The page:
Insurance blockchain consortium awaiting nod to grow nationally
is awaiting regulatory clearance to take blockchain deployment to a consortium of general insurance companies
nationally, after a pilot designed to facilitate easy transfer of medical records between insurance companies.
“Currently, the blockchain use-case we have in place is for insurance companies
to share medical records effortlessly, to reduce duplication of records across the board. The consortium is awaiting regulatory clearance to bring it into action,” said Jitan S Chandanani, partner–blockchain leader, IBM
Blockchain is a distributed and decentralised method of storing information, based on mutual agreement of members.
is the technology partner with Cateina
Technologies, the technology provider to the consortium of 15 insurance companies
trying to bring blockchain into use across the insurance system.
“It is important to ensure that a proper regulatory framework is in place before a consortium brings about industry-wide changes, as it would be impacting consumers across the board. It is also important to ensure the consumer does not lose the power to choose between insurance providers based on their pricing,” said Raj Chowdhury, managing director at HashCash, a blockchain consultancy.
Business Standard had reported last year global advisory firm EY had partnered with the consortium to engage with technology partners. The insurance blockchain consortium was formed soon after Indian banks, led by the State Bank of India (SBI) announced a similar platform to utilise blockchain technology.
PwC’s Global FinTech Report 2017
expects 77 per cent of financial technology institutions to adopt blockchain as a process by 2020, with payments, fund transfer and digital identity management being the top areas of usage.
WHAT IS A BLOCKCHAIN
* Blockchain is a distributed and decentralised method of storing information based on mutual deal of members
* The first blockchain was conceptualised in 2008 by an anonymous person or group known as Satoshi Nakamoto
* It was implemented in 2009 as a core component of bitcoin where it serves as the public ledger for all transactions
Blockchain will be introduced in the insurance domain for the transfer of medical records initially, before the technology is taken to other areas of the insurance ecosystem. Instead of customers going through the tedious process of performing a new medical check-up for every insurance cover, the technology will allow the insurance companies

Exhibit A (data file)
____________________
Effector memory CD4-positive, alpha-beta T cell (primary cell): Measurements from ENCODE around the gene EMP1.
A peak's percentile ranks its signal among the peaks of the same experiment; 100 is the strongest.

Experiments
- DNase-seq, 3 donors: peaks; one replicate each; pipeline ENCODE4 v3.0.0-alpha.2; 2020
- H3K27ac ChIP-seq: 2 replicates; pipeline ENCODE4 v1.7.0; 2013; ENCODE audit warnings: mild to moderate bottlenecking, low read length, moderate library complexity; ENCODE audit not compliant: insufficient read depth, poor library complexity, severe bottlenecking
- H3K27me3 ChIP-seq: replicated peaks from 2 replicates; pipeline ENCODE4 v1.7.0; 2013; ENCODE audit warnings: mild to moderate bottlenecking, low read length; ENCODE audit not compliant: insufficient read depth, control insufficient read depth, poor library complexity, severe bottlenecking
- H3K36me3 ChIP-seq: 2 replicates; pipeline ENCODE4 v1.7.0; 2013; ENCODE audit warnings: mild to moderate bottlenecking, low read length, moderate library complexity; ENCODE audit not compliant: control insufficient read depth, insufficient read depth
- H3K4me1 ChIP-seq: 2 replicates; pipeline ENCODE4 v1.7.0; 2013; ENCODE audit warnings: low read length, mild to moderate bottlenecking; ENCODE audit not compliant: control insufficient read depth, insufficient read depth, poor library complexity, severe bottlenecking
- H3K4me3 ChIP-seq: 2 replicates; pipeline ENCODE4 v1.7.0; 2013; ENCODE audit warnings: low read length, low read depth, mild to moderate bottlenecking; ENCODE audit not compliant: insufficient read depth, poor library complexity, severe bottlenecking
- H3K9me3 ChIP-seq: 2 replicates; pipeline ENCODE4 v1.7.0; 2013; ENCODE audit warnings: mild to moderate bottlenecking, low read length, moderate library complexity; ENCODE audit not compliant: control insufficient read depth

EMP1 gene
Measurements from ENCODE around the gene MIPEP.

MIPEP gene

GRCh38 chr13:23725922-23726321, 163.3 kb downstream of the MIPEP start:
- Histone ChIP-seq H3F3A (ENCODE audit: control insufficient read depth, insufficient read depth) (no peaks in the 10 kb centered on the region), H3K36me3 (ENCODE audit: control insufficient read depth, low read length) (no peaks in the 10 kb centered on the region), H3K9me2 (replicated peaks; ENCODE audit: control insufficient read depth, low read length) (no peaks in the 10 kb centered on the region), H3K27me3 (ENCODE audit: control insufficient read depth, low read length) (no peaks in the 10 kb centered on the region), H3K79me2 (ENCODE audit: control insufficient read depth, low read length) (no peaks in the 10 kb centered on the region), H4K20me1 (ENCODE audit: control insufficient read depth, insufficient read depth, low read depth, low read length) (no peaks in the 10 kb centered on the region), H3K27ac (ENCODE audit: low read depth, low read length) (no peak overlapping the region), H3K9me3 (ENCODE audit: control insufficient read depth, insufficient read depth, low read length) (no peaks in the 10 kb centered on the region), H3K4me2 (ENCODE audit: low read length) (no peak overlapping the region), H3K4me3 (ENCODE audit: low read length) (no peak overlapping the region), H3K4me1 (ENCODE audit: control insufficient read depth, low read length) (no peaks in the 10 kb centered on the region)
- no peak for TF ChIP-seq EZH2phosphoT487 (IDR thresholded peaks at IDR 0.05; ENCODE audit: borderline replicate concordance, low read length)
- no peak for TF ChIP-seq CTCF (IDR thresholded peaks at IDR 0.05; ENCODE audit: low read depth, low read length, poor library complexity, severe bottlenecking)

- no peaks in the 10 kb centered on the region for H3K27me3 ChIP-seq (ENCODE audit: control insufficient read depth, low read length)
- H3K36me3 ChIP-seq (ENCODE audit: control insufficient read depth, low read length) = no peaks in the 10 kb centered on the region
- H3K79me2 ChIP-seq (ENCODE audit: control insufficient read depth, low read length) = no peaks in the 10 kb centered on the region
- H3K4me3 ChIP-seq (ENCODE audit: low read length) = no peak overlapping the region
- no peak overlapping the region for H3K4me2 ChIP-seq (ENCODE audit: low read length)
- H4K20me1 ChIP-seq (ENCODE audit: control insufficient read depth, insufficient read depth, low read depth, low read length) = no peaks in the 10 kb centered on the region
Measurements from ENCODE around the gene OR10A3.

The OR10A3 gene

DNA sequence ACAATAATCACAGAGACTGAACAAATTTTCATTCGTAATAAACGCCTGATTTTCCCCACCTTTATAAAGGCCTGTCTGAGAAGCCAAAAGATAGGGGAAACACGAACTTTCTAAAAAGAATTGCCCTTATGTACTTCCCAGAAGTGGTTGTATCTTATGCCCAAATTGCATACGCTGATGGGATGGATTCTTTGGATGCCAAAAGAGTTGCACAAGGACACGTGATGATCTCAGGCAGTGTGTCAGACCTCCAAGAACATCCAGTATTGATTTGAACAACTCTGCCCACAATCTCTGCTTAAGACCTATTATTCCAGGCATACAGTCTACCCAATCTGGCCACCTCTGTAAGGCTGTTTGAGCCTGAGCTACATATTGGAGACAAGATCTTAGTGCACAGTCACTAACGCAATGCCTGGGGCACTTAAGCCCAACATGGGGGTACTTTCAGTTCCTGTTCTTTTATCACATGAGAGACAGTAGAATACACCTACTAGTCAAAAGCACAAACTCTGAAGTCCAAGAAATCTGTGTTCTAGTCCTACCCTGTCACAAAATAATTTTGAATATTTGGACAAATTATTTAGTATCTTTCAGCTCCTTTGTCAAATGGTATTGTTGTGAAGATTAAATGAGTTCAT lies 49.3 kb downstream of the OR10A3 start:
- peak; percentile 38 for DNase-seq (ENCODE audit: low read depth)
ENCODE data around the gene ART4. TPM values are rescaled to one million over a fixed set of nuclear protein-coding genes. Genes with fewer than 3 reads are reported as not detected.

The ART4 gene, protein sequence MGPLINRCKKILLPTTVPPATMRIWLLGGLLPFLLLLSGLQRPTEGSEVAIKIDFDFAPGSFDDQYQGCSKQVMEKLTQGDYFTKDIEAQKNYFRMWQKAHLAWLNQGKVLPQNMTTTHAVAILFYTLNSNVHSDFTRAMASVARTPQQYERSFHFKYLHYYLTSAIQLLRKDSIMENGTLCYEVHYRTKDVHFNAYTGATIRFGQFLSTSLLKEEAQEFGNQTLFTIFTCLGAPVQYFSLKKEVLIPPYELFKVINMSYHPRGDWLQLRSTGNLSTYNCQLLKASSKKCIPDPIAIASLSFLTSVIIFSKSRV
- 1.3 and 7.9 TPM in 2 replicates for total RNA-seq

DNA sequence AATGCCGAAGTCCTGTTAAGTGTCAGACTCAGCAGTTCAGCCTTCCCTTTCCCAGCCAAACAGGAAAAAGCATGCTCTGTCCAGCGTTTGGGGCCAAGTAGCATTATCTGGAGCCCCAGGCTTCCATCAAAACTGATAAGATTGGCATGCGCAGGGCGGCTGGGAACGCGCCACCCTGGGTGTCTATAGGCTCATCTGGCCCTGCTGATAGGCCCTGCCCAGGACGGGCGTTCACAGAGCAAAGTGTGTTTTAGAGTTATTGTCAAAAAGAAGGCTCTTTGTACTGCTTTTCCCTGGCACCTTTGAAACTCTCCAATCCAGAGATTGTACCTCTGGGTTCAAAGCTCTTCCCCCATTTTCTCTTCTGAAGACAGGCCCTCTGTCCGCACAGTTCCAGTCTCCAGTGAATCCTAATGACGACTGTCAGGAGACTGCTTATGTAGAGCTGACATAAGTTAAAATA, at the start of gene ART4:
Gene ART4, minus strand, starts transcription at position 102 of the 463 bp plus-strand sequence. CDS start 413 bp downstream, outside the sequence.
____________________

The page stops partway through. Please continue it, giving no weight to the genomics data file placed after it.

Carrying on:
to share their existing verified medical records with the new insurance provider.
“We worked with Cateina
to develop an incentive mechanism so that there is a fair exchange of records given that some companies may have lesser number of customers than others,” said Chandanani. Another major aspect of the use-case that IBM
has worked upon is the security of customer records. No transaction concerning customer records can be carried out without their knowledge and consent. Record owners will be intimated through messages every time their records are being accessed and records won’t be shared without their consent.
The consortium is also ready for future integration with banking systems with an additional application programming interface (API) which will allow banks to connect to the insurance blockchain via any blockchain technology such as MultiChain, Primechain etc., said Chandanani.
“We are connected to Bankchain
(banking blockchain consortium) members so the engagement shouldn’t be difficult. Claims processing will gradually move to blockchain over time because the ecosystem is very fast but the remittance space will adopt blockchain much faster,” Chandanani said.